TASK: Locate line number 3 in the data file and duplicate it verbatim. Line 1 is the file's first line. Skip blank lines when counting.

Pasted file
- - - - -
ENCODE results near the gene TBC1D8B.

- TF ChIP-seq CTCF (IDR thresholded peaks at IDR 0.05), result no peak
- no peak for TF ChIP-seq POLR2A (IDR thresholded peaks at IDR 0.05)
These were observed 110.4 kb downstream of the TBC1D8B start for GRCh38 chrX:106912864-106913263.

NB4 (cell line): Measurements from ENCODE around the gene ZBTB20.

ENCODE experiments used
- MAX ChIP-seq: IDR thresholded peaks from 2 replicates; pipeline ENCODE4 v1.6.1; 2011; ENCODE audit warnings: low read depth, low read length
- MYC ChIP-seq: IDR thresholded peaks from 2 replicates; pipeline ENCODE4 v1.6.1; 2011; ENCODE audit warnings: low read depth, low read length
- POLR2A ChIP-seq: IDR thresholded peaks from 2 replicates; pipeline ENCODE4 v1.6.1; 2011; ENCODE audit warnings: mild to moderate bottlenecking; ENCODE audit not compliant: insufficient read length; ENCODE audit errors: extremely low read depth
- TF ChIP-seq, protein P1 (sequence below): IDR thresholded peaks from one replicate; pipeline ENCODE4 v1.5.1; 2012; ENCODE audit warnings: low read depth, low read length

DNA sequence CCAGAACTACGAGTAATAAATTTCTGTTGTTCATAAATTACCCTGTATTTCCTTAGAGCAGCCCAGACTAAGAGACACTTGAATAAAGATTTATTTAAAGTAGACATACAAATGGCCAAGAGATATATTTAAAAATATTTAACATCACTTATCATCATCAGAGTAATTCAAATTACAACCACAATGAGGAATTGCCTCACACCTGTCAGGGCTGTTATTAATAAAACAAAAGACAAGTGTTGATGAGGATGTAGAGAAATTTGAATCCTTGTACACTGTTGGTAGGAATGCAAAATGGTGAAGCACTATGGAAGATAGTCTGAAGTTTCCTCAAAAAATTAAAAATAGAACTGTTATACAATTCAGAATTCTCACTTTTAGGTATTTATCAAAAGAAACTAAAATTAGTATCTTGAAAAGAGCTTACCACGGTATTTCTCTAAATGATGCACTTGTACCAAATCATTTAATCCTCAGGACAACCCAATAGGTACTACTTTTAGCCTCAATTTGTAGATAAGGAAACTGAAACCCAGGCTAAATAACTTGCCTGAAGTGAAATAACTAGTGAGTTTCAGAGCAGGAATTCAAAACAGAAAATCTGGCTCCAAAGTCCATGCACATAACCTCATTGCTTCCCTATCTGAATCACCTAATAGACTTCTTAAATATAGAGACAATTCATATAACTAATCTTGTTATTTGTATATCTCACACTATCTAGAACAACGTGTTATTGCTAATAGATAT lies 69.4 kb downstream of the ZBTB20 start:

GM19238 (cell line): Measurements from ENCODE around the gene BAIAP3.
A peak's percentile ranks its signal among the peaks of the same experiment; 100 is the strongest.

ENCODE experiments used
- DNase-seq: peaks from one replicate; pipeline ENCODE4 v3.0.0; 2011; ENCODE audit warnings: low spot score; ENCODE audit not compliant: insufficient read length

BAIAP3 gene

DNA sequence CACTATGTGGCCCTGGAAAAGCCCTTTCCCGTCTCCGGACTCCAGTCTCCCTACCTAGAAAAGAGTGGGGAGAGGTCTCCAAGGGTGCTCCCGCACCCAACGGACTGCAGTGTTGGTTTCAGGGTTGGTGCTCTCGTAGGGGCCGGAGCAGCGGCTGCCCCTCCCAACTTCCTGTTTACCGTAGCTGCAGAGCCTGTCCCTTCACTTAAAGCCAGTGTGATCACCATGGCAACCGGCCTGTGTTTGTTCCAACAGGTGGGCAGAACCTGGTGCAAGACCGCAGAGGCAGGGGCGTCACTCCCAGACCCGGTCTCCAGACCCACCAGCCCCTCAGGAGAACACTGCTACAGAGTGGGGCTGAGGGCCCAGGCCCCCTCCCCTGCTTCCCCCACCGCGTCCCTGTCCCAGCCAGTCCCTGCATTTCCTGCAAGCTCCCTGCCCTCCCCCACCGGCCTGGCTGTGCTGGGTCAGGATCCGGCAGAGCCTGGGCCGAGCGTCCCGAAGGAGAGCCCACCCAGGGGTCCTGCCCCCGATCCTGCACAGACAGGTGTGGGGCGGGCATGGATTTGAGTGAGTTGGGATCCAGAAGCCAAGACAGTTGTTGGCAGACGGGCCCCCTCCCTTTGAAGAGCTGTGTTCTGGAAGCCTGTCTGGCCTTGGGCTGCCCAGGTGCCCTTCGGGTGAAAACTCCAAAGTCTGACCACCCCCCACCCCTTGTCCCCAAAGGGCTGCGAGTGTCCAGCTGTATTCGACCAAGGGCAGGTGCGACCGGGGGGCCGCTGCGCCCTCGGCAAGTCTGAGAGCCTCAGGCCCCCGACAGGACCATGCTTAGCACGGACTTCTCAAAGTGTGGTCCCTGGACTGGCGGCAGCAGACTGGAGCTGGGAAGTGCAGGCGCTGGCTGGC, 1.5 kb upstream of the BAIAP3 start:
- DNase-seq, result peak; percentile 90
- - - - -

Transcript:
- no peak for TF ChIP-seq POLR2A (IDR thresholded peaks at IDR 0.05)